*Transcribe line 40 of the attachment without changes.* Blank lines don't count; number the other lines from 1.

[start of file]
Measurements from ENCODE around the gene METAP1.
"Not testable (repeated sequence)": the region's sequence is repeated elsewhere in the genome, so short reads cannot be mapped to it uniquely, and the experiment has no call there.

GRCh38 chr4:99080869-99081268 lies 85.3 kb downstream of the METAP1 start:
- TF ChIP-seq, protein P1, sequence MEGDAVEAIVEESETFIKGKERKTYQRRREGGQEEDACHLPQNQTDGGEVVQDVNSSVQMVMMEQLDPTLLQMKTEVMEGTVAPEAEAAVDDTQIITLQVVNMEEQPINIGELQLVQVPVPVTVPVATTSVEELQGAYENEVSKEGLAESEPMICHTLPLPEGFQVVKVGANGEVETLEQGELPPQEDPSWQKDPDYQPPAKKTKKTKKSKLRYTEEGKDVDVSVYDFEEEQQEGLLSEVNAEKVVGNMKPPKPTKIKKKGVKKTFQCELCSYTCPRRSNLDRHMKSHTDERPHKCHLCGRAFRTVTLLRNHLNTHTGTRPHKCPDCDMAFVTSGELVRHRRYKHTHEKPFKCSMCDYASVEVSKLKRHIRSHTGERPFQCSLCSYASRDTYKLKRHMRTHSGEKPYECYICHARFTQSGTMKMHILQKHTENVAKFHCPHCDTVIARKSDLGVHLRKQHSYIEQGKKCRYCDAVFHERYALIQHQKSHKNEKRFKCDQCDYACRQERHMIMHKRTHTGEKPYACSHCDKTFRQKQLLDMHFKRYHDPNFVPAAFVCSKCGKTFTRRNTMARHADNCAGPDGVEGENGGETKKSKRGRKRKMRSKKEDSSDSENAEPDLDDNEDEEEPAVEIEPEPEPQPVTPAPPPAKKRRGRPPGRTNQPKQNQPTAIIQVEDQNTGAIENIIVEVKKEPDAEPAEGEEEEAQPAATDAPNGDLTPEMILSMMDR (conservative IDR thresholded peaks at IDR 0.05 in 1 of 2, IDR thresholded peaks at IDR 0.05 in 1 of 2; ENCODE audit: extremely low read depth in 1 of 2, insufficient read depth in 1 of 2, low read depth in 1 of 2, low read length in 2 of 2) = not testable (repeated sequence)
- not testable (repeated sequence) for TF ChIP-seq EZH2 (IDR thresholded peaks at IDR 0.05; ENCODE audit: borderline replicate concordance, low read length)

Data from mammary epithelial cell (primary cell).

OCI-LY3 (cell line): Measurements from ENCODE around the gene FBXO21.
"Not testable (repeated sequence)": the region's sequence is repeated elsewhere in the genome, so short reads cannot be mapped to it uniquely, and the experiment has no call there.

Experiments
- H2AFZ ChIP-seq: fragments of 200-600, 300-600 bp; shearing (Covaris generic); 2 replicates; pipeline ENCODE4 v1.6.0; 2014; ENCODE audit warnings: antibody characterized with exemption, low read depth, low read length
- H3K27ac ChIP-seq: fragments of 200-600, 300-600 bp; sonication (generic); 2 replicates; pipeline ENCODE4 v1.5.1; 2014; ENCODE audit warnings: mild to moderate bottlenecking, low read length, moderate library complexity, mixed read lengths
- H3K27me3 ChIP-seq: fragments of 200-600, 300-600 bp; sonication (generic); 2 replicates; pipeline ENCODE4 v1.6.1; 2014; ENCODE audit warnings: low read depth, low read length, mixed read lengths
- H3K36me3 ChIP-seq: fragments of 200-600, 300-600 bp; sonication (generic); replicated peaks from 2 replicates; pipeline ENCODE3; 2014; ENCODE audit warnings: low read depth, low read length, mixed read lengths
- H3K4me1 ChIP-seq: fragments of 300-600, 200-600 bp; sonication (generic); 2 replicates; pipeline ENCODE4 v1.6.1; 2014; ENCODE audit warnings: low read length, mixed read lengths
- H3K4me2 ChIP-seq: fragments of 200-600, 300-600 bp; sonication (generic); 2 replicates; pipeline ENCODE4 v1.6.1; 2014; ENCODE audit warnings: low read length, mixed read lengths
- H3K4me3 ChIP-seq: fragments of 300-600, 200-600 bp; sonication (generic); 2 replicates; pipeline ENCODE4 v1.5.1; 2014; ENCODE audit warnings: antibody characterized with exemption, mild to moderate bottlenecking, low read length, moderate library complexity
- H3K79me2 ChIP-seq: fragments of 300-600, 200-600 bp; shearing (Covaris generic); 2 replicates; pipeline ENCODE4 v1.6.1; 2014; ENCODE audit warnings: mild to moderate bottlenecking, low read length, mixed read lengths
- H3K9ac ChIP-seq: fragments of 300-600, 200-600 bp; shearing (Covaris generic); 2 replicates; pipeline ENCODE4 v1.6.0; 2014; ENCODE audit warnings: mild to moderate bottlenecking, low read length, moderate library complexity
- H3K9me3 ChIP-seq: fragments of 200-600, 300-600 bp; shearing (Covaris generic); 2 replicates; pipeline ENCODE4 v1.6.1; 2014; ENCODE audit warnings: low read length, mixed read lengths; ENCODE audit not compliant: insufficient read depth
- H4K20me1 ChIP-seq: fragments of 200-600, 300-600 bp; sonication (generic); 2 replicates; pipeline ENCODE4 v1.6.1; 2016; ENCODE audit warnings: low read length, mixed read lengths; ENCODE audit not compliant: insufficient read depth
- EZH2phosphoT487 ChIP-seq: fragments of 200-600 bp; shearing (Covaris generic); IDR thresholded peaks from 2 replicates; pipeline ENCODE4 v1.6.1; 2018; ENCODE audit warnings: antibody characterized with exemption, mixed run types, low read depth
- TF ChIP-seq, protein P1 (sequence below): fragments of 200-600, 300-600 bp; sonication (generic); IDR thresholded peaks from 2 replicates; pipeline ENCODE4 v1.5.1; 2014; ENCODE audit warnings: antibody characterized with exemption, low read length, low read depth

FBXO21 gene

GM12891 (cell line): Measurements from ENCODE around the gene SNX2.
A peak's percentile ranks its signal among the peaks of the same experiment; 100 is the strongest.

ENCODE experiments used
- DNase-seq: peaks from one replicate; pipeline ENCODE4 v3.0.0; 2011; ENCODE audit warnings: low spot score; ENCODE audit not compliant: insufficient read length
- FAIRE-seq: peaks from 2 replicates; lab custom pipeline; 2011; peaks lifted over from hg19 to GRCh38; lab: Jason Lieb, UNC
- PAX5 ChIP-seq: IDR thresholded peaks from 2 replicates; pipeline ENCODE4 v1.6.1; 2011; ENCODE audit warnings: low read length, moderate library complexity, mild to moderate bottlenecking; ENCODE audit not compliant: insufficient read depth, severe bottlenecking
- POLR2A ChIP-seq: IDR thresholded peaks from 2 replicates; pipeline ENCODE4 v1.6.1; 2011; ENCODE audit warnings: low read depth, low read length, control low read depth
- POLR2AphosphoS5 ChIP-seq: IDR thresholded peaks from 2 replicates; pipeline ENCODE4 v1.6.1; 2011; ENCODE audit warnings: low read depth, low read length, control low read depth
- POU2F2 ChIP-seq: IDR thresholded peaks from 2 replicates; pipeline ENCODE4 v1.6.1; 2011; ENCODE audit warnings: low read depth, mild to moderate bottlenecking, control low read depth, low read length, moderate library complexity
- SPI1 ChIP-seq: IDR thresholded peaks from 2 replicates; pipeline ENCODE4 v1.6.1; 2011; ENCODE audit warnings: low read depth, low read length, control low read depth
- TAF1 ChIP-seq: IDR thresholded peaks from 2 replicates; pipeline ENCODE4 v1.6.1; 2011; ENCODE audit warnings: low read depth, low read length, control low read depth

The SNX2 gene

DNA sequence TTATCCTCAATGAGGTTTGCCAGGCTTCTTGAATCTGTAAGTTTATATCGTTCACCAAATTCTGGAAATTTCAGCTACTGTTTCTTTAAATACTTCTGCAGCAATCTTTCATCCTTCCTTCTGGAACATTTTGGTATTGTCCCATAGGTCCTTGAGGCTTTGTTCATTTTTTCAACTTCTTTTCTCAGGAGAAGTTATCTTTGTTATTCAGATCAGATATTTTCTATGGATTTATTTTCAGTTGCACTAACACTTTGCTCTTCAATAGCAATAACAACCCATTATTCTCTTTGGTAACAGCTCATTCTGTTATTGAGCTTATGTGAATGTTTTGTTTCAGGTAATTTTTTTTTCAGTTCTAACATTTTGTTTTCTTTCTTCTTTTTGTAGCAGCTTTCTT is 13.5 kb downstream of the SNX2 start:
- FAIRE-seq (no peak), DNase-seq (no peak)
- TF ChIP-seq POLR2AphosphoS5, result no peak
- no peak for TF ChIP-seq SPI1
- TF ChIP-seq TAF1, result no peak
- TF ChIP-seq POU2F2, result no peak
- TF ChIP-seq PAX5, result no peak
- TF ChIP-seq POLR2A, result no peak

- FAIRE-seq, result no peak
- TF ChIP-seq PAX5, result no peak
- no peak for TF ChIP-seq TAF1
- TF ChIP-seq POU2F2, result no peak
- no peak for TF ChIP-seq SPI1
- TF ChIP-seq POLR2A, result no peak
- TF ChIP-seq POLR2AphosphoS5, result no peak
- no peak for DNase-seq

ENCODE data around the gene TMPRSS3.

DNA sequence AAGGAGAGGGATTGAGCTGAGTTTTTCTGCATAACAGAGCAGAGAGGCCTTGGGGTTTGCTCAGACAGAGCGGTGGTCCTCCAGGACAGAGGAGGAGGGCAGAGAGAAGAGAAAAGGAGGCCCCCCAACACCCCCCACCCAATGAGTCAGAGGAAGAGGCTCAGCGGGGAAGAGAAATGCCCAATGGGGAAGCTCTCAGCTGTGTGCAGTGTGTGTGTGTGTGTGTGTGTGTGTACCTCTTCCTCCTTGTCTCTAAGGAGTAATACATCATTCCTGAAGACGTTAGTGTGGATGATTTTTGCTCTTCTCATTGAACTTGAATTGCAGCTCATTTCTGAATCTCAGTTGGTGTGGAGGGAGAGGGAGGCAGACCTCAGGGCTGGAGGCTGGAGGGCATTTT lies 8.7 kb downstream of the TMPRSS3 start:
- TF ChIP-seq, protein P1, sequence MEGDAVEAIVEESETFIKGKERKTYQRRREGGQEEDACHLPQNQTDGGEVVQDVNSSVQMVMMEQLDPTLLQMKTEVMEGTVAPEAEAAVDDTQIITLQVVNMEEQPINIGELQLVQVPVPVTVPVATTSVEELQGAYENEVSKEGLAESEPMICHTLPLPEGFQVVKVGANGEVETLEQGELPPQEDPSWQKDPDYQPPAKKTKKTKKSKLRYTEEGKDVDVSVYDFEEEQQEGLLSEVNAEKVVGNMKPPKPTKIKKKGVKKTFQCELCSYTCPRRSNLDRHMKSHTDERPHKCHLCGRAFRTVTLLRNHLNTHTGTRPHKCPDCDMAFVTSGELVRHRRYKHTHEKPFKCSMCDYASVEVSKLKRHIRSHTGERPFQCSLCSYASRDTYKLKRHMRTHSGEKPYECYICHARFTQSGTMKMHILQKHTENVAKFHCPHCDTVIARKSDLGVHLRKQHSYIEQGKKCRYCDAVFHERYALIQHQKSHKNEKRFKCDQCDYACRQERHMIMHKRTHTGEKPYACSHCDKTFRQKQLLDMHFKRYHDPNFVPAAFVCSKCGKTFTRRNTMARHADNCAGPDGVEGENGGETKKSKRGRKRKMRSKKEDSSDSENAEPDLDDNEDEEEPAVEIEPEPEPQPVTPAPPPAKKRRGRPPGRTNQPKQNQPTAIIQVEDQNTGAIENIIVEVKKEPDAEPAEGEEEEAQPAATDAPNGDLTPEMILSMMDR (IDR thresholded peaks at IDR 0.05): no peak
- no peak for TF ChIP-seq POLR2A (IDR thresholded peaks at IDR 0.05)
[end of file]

- TF ChIP-seq TAF1, result no peak